How does lightning damage electrical appliances that are properly grounded and have their power switches in the off position? Doesn’t that eliminate a path for the electricity? — RDU, Atlanta, Georgia
When lightning strikes a power line, it pours enormous amounts of electric charge onto that wire. These like charges repel one another and they quickly spread out all over the wire. If this wire enters your home, the charges traveling along it will flow into any appliance that’s plugged in, whether it’s turned on or not. But if the appliance is turned off, this charge will reach the open switch and it will come to a stop, at least temporarily.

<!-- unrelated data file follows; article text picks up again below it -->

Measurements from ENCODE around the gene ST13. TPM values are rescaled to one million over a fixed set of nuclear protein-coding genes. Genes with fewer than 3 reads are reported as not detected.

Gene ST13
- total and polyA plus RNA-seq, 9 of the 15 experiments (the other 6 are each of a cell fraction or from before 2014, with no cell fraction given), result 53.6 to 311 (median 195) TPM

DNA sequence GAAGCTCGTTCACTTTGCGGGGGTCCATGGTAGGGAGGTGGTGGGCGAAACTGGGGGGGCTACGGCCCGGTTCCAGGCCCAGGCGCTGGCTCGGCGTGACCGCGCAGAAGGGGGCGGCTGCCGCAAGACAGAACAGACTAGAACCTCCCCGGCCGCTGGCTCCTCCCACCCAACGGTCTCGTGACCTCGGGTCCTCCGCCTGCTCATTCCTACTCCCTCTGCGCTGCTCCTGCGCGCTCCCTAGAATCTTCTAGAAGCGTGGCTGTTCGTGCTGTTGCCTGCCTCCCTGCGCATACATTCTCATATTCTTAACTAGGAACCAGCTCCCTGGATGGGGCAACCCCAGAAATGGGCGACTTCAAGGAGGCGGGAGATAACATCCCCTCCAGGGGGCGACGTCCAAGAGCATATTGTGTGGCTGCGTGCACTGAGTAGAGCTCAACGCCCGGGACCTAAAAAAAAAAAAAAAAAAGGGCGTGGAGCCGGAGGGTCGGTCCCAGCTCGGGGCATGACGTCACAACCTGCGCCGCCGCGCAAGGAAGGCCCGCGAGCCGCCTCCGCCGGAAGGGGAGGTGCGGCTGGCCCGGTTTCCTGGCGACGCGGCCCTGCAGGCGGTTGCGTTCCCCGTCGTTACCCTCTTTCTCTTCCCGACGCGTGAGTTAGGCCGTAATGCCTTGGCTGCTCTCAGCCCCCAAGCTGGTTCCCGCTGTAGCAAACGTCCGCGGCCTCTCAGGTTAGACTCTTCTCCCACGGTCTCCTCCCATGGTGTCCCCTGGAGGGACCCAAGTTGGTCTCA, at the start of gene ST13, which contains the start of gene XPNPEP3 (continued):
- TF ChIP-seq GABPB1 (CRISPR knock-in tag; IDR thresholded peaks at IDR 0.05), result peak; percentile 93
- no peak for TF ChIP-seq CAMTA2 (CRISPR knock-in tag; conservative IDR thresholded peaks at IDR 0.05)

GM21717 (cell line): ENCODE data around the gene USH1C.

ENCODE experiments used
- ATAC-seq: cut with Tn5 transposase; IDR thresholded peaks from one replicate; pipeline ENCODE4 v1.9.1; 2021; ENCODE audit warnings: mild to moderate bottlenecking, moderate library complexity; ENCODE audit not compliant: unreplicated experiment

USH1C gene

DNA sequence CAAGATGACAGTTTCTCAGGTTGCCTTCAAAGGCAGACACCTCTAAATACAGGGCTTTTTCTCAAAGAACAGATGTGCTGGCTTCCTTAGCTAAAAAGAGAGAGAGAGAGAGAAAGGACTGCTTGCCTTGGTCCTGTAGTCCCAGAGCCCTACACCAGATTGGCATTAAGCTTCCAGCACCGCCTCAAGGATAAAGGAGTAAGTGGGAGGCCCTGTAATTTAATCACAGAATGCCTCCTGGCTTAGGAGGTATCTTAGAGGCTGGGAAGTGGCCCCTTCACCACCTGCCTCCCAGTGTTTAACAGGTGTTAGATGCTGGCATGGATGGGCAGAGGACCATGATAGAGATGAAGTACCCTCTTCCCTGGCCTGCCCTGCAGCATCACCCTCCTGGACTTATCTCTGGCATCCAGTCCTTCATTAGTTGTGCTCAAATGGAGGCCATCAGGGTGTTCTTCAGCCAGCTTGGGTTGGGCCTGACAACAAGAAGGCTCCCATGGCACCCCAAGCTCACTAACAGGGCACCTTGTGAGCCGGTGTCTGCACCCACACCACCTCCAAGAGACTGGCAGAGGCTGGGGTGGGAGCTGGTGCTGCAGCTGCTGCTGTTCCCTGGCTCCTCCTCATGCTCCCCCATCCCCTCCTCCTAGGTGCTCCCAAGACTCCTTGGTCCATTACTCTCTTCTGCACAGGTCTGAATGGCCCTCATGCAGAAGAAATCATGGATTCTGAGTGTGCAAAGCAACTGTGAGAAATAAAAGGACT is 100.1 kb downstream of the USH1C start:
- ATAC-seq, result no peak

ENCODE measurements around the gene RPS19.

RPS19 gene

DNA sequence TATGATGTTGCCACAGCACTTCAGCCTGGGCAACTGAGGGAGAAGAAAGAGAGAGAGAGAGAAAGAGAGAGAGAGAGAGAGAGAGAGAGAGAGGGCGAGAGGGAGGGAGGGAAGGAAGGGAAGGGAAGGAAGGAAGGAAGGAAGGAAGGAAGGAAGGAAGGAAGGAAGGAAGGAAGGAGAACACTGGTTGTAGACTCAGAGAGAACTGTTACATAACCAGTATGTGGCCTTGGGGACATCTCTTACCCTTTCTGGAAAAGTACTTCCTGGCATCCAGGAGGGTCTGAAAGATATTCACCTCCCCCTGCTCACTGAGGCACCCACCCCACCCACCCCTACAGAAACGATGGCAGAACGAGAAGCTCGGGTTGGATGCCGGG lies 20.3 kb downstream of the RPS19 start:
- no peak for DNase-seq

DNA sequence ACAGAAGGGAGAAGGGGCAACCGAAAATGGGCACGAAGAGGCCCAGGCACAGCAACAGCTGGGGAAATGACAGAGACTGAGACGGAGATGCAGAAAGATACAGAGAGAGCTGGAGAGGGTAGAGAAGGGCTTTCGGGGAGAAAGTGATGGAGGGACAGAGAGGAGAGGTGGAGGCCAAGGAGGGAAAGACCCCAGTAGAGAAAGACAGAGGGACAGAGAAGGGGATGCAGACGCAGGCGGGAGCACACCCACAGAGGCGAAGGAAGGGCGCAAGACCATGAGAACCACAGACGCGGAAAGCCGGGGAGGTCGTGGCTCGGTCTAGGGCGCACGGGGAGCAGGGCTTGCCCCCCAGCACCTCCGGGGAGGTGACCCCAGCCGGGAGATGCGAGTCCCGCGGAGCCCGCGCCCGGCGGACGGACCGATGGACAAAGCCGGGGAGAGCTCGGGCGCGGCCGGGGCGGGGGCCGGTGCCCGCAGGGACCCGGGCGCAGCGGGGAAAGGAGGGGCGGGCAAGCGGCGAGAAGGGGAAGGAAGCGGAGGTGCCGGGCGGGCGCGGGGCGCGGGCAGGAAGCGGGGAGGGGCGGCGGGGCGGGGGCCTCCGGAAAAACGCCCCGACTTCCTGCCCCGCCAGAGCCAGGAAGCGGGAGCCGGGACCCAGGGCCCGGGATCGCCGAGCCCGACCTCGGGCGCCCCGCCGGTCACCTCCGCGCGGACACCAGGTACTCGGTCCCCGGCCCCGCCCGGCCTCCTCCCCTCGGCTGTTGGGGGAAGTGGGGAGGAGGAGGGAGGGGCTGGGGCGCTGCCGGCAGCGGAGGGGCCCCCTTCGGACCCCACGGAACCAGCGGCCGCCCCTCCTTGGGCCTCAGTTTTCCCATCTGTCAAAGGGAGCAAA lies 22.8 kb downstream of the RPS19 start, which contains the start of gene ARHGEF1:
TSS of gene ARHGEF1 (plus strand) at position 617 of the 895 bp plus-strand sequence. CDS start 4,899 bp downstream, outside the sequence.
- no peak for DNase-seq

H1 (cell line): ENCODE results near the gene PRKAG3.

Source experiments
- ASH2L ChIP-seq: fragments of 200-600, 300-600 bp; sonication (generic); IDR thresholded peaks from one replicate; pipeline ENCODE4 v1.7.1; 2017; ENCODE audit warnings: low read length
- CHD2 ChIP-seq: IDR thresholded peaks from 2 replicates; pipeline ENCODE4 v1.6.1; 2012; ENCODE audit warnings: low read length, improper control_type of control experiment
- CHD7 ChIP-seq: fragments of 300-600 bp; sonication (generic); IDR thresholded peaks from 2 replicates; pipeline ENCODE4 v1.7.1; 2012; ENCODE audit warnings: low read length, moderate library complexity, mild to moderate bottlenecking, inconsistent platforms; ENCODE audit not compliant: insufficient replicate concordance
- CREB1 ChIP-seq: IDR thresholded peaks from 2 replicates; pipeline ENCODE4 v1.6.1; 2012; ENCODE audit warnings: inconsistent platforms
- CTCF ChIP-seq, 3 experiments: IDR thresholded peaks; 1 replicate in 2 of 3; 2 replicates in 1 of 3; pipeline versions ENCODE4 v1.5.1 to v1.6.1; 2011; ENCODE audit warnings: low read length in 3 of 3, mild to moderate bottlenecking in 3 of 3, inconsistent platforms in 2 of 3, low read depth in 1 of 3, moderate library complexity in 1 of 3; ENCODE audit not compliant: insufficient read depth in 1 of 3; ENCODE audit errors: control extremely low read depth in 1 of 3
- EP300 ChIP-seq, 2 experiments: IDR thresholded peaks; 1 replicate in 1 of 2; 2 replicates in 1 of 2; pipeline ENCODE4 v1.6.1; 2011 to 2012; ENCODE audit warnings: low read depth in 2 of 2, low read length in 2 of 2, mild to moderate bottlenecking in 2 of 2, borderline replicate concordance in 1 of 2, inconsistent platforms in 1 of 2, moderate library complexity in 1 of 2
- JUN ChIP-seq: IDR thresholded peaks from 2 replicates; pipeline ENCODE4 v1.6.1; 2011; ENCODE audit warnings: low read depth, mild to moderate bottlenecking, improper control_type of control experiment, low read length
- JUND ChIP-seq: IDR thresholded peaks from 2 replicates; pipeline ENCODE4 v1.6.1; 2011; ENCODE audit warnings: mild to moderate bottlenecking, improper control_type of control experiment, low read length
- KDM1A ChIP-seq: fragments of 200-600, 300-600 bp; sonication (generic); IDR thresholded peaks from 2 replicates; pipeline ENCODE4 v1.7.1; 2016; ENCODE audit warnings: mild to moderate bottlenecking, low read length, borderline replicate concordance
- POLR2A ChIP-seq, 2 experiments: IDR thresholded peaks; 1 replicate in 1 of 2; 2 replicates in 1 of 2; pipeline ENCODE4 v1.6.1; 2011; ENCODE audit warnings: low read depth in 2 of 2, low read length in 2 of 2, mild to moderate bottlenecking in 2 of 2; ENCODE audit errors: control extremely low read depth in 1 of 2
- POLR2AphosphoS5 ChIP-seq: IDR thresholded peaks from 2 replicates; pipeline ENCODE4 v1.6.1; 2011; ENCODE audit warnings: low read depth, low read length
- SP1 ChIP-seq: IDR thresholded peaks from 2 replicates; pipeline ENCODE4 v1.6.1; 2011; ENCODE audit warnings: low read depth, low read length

What matters then is just how much charge enters the appliance. The open switch would normally block the passage of electricity, which is why the appliance doesn’t operate while it’s turned off. But as charge accumulates on one side of the switch, the voltage at that point rises higher and higher. When the voltage becomes high enough, as it easily does after a lightning strike, the charges can leap into the air and travel to the other side of the switch even though the two sides don’t touch one another. Another view of this disaster is that the like charges on one side of the switch repel one another so vigorously that some of them are pushed through the air to the other side of the switch. As a result of this movement of charges through the air—an electric arc—current passes through the appliance as though it were turned on. If this current exceeds what the appliance can tolerate, the appliance will be destroyed. Even grounding the appliance may not help—charges can flow uncontrollably through the appliance and, while some charges take paths to ground, others flow through sensitive components and destroy them.